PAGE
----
Confession: I Am A Sexist Reader


It wasn’t until college that I began to see articles bemoaning a lack of female authors in fantasy and science fiction.

My reaction: . . . Really?

This was around the same time I had begun to realize I gravitated towards female authors and female main characters. To this day, I have never found myself with a dearth of authors and stories to read. When I think back on the authors I read as a child, the names I remember are primarily women.

I discovered Tamora Pierce by the time I was seven and have read the Song of the Lioness quartet at least once a year since. Within a year or two of that, I was reading Andre Norton, Anne McCaffrey, Marion Zimmer Bradley, Mercedes Lackey, Patricia Wrede, and Robin McKinley. In middle school, I discovered Kristen Britain’s Green Rider and Patricia McKillip’s Riddlemaster of Hed. Rhiannon Lassiter’s Hex series introduced me to cyber punk.

I was late to the Harry Potter bandwagon, mostly because I wasn’t interested in reading about a boy.

Then came Jane Lindskold, Anne Bishop, Octavia Butler . . . I’ll spare you an even longer list.

But if you asked me to name a male author I read with equal avidity, I would come up with far fewer. Lloyd Alexander. Garth Nix. R. A. Salvatore. Until my junior year of college, I didn’t even read Neil Gaiman.

So the idea that male far outnumbered female authors seemed absurd. And if that was true at the time, ten years has (mostly) changed that.

Over the last few months, I keep stumbling across articles that give ratios of male to female authors currently publishing, and the numbers tend to be fairly balanced. The problem for female authors is that their books toward fewer reviews, which means less visibility, fewer sales, and fewer opportunities to promote their work.

There are so many amazing female authors out there, but it’s easy not to see them. I hope that within another ten years, this will change for the better.

Just some food for thought.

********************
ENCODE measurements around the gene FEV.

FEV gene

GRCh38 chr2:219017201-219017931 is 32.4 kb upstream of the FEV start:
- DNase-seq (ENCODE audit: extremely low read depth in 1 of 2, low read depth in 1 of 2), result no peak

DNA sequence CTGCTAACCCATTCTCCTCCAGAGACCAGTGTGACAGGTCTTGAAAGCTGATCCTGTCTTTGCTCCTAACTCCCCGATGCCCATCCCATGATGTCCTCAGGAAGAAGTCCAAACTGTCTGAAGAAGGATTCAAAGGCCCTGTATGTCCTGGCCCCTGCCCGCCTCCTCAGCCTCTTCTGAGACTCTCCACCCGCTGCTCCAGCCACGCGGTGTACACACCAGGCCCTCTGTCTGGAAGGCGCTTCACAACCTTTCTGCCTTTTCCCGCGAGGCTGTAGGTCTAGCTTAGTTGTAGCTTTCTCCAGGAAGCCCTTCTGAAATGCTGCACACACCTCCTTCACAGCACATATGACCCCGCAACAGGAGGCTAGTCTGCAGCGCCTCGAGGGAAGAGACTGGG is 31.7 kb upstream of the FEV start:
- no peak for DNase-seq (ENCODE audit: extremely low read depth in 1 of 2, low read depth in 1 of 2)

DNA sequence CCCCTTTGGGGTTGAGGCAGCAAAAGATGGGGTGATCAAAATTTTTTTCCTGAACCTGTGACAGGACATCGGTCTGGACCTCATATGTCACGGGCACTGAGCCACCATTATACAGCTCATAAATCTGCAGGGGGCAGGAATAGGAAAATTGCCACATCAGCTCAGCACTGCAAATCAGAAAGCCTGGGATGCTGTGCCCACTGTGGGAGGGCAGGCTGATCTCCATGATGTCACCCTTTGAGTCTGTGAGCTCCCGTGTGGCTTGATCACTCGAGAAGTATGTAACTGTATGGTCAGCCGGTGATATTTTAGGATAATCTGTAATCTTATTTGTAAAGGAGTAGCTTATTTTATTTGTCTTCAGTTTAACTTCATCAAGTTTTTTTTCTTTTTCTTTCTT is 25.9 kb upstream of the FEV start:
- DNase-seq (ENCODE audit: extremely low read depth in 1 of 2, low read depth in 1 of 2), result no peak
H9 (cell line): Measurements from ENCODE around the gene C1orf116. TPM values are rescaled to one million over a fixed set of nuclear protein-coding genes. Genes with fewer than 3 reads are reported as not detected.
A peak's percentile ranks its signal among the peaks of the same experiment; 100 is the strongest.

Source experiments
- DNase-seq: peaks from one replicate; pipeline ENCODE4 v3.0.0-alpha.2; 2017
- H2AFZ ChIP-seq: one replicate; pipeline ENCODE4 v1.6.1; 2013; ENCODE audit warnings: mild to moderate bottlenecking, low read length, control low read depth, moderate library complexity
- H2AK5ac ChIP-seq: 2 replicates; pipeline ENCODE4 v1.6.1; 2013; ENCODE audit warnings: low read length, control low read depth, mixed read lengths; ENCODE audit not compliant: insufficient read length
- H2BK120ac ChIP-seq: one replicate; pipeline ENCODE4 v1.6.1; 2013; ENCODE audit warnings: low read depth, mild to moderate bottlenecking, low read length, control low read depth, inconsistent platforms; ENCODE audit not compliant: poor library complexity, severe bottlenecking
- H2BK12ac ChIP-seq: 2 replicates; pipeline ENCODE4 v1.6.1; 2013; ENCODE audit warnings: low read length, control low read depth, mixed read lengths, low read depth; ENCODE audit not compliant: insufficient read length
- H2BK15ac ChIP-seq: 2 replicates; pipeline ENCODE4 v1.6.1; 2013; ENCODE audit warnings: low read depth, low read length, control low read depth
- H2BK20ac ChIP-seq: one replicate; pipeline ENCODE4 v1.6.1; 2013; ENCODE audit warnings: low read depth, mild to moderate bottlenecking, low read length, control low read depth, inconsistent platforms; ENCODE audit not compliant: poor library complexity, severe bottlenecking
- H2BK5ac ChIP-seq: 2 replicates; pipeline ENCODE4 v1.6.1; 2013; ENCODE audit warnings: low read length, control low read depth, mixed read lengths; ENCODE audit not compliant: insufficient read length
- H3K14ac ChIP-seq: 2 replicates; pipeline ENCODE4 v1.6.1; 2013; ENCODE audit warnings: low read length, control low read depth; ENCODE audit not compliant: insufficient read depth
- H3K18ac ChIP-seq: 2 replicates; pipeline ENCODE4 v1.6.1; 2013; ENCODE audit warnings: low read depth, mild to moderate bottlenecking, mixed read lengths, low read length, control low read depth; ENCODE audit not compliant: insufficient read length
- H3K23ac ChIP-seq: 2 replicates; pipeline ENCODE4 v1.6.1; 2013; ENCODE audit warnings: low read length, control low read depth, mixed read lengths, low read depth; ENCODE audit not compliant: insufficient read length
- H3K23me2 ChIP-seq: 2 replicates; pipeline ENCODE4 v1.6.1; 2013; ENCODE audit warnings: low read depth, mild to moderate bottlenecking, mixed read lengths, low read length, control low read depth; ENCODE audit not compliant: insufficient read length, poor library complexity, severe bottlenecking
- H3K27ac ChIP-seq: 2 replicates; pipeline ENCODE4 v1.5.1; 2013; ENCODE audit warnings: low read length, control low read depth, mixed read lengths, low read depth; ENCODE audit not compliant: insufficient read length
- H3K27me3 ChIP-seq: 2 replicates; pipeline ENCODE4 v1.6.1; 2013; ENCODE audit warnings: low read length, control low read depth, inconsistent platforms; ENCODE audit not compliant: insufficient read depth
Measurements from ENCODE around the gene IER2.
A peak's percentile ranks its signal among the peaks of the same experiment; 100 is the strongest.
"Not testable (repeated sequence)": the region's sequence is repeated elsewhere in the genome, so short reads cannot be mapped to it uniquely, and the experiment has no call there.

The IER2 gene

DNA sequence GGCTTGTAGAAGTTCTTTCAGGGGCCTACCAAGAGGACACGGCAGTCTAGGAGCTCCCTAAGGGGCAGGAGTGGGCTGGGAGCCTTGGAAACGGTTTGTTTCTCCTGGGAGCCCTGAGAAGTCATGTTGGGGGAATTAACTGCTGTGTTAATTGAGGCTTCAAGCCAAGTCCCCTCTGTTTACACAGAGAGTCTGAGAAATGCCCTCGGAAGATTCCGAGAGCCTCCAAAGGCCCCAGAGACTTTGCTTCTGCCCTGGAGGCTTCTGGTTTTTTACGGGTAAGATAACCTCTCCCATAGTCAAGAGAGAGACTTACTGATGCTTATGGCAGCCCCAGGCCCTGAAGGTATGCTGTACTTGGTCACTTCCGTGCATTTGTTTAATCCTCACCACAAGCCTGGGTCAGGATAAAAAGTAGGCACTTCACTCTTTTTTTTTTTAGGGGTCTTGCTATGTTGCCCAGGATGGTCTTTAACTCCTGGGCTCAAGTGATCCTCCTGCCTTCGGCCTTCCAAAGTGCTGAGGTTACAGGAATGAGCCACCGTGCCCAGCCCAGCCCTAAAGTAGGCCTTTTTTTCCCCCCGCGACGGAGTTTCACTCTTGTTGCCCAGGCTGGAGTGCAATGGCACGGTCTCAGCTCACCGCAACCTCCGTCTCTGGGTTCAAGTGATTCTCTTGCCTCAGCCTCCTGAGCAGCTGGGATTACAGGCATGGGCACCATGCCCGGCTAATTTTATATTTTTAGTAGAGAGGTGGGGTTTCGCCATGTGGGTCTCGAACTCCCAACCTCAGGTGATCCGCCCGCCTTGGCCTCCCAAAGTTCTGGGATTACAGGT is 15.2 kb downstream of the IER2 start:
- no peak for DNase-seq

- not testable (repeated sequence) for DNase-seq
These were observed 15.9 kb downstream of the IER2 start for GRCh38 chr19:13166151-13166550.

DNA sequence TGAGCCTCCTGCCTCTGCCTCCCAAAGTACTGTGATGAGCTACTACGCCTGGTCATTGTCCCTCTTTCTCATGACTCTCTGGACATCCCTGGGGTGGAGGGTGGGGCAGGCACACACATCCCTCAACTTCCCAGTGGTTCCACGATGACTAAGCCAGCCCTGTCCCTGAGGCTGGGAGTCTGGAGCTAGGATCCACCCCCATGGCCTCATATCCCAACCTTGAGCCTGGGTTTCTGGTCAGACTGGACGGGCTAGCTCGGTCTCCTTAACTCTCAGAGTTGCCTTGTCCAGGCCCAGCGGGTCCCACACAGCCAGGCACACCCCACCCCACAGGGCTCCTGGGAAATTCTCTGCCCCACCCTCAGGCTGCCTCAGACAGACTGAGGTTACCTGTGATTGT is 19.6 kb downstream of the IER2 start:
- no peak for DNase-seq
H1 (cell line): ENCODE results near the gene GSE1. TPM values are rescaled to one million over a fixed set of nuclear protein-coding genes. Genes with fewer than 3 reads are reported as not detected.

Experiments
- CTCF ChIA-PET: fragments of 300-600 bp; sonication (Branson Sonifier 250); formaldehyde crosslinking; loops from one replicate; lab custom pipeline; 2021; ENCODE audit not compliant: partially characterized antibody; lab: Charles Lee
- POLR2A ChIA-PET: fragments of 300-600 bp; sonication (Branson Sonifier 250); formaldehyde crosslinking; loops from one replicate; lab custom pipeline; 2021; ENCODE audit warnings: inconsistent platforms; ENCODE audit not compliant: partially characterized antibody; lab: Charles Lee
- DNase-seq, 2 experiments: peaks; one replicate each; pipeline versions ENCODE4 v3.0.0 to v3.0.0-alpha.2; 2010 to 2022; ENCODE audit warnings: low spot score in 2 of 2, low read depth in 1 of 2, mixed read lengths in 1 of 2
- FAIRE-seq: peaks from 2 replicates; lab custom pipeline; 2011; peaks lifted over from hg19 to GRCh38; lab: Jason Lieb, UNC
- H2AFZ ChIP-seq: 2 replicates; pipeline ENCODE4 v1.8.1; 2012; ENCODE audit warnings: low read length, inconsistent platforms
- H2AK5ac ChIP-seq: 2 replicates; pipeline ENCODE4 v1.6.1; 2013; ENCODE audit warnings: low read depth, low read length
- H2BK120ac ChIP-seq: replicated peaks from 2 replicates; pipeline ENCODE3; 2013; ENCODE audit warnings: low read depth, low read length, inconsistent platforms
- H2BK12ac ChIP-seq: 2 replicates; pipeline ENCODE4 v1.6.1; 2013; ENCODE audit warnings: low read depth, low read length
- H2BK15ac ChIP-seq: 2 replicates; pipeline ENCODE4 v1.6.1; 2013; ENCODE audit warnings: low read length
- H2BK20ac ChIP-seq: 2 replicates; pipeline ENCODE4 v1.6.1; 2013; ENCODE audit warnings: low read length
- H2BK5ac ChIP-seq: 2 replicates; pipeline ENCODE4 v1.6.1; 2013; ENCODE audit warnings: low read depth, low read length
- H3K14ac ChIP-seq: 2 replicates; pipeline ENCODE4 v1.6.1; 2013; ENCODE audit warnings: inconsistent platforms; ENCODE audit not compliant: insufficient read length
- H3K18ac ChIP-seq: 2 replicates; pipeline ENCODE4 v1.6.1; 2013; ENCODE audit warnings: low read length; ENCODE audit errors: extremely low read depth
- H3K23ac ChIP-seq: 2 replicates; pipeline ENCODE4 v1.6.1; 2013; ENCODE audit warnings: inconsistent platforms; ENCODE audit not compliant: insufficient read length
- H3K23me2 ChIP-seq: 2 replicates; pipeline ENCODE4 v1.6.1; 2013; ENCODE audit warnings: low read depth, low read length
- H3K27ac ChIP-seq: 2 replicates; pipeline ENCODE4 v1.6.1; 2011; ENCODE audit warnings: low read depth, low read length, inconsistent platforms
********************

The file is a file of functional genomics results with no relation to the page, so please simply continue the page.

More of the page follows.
Page with Comments

  1. I also lean towards reading female authors. I remember I was once purchasing a book my father asked about it. “Oh, a woman writer.” With that, he dismissed it in its entirety.

    I think there are basic gendered assumptions in the contents of a book whether written by a male or a female. And I, too, am party to these assumptions because I feel women will deliver more of what I want in a novel. Namely, female characters I can root for, not just the one sexy competent one who makes an occasional appearance and one in insipid tagalong who dies.

    And I know that male writers do not only serve up those static characters. There are amazing male writers in the world who are aware of the need for female characters to come in more than one fantasy shape and size. Among them, Jim C Hines, Jim Butcher.

    But I find myself cautious, wondering if I am investing myself in a world where I am only going to see a passing glance of a woman and a story told exclusively about men. Sometimes, it takes many pages before you find out and the rest of the book you are desperate for a female, any serving girl will do, and then it just doesn’t happen and you’re left completely distracted from the story because you’re lost in the non-representation.

    I probably should have written my own reply post, huh?

    1. Comment conversations are fun, too! 🙂

      The male authors I read are absolutely brilliant. Some of the most beautiful, most hauntingly stay-with-me-for-years books are written by men. But that is because I tend to put it down if it is anything less.

      With so many books to read and far too few lifetimes to read them in, I don’t have time for the ones that aren’t brilliant. Those by female authors have a greater likelihood of telling stories I identify with, so I am much more willing to risk my time reading them.

      I go for the books that sound fun and exciting, with an interesting premise and tricky conflict. Male or female author is only a choice I make if I have to decide between two books that are equal in every other respect. But if someone handed me a stack of book blurbs without any author names — make sure half the options are by men and half by women, and tell me I can only choose half the books to read — I’d bet at least 75% of my chosen-by-blurb books would be by women.

        1. Hm. Hadn’t thought that far. My bias would influence it, for sure, but I’d like to think that I go by strength of the story in the blurb. But there’s no fair way to take gender out of the character names/descriptions, because gender is one lens through which the characters experience their worlds that can’t be turned off.

          Fun fact: I choose to write under initials purely due to awareness of my own biases. Not so much of gender, but more because I have an odd tendency to avoid anything written by a Melissa.

Leave a Reply

Your email address will not be published. Required fields are marked *